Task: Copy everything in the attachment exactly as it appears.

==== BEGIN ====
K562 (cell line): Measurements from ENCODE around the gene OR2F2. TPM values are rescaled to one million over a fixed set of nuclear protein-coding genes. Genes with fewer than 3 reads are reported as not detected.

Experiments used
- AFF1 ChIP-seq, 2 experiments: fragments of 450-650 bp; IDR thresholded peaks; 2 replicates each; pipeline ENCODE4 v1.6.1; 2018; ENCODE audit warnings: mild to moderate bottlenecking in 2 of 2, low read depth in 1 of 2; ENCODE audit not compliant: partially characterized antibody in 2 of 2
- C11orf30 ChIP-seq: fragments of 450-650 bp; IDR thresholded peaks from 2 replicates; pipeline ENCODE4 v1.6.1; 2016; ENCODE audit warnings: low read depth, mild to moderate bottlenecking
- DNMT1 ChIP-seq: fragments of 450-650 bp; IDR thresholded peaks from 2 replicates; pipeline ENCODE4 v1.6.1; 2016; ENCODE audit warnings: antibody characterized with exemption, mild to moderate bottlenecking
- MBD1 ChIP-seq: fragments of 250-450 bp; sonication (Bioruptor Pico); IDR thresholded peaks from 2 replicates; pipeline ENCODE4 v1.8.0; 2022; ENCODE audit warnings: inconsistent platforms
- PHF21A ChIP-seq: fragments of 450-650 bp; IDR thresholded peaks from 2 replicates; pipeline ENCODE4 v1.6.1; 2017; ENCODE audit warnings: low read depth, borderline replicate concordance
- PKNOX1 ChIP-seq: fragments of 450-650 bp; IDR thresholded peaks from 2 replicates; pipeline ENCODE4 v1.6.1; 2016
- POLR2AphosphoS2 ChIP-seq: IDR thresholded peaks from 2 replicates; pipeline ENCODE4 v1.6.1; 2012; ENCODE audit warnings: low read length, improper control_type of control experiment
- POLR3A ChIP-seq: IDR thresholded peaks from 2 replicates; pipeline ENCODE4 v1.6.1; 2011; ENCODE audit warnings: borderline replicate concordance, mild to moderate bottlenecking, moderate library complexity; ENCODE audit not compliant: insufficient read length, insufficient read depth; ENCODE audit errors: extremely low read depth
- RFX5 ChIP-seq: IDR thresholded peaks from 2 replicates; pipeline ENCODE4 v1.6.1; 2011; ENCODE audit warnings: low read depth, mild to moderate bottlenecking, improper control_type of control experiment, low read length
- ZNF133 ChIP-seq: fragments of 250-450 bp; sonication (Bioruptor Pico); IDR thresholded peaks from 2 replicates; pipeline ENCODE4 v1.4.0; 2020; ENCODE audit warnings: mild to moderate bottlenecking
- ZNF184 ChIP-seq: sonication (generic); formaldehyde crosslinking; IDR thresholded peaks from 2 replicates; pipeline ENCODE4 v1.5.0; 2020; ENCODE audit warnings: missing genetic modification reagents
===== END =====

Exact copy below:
K562 (cell line): Measurements from ENCODE around the gene OR2F2. TPM values are rescaled to one million over a fixed set of nuclear protein-coding genes. Genes with fewer than 3 reads are reported as not detected.

Experiments used
- AFF1 ChIP-seq, 2 experiments: fragments of 450-650 bp; IDR thresholded peaks; 2 replicates each; pipeline ENCODE4 v1.6.1; 2018; ENCODE audit warnings: mild to moderate bottlenecking in 2 of 2, low read depth in 1 of 2; ENCODE audit not compliant: partially characterized antibody in 2 of 2
- C11orf30 ChIP-seq: fragments of 450-650 bp; IDR thresholded peaks from 2 replicates; pipeline ENCODE4 v1.6.1; 2016; ENCODE audit warnings: low read depth, mild to moderate bottlenecking
- DNMT1 ChIP-seq: fragments of 450-650 bp; IDR thresholded peaks from 2 replicates; pipeline ENCODE4 v1.6.1; 2016; ENCODE audit warnings: antibody characterized with exemption, mild to moderate bottlenecking
- MBD1 ChIP-seq: fragments of 250-450 bp; sonication (Bioruptor Pico); IDR thresholded peaks from 2 replicates; pipeline ENCODE4 v1.8.0; 2022; ENCODE audit warnings: inconsistent platforms
- PHF21A ChIP-seq: fragments of 450-650 bp; IDR thresholded peaks from 2 replicates; pipeline ENCODE4 v1.6.1; 2017; ENCODE audit warnings: low read depth, borderline replicate concordance
- PKNOX1 ChIP-seq: fragments of 450-650 bp; IDR thresholded peaks from 2 replicates; pipeline ENCODE4 v1.6.1; 2016
- POLR2AphosphoS2 ChIP-seq: IDR thresholded peaks from 2 replicates; pipeline ENCODE4 v1.6.1; 2012; ENCODE audit warnings: low read length, improper control_type of control experiment
- POLR3A ChIP-seq: IDR thresholded peaks from 2 replicates; pipeline ENCODE4 v1.6.1; 2011; ENCODE audit warnings: borderline replicate concordance, mild to moderate bottlenecking, moderate library complexity; ENCODE audit not compliant: insufficient read length, insufficient read depth; ENCODE audit errors: extremely low read depth
- RFX5 ChIP-seq: IDR thresholded peaks from 2 replicates; pipeline ENCODE4 v1.6.1; 2011; ENCODE audit warnings: low read depth, mild to moderate bottlenecking, improper control_type of control experiment, low read length
- ZNF133 ChIP-seq: fragments of 250-450 bp; sonication (Bioruptor Pico); IDR thresholded peaks from 2 replicates; pipeline ENCODE4 v1.4.0; 2020; ENCODE audit warnings: mild to moderate bottlenecking
- ZNF184 ChIP-seq: sonication (generic); formaldehyde crosslinking; IDR thresholded peaks from 2 replicates; pipeline ENCODE4 v1.5.0; 2020; ENCODE audit warnings: missing genetic modification reagents